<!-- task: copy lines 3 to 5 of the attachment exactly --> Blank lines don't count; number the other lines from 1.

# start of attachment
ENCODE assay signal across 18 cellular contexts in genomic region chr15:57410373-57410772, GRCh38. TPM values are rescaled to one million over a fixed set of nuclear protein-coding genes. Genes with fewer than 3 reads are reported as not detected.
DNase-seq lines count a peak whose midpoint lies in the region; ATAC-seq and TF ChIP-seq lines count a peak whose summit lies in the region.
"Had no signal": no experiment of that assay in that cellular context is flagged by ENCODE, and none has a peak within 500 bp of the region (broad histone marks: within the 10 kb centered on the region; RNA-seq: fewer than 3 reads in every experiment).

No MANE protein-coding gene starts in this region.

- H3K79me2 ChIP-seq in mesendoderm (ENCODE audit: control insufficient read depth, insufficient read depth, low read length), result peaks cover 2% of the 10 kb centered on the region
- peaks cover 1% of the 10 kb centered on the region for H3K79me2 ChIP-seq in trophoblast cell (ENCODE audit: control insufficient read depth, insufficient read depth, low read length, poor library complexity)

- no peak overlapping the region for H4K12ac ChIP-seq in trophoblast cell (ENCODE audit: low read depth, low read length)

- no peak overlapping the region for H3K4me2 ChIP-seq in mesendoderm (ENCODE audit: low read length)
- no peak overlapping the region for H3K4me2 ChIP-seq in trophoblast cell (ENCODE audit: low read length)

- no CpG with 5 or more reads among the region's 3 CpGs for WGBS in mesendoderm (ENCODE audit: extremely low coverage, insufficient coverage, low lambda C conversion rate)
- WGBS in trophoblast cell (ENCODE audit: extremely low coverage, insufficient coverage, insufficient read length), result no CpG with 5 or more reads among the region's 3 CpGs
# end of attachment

"Had no signal": no experiment of that assay in that cellular context is flagged by ENCODE, and none has a peak within 500 bp of the region (broad histone marks: within the 10 kb centered on the region; RNA-seq: fewer than 3 reads in every experiment).

No MANE protein-coding gene starts in this region.

- H3K79me2 ChIP-seq in mesendoderm (ENCODE audit: control insufficient read depth, insufficient read depth, low read length), result peaks cover 2% of the 10 kb centered on the region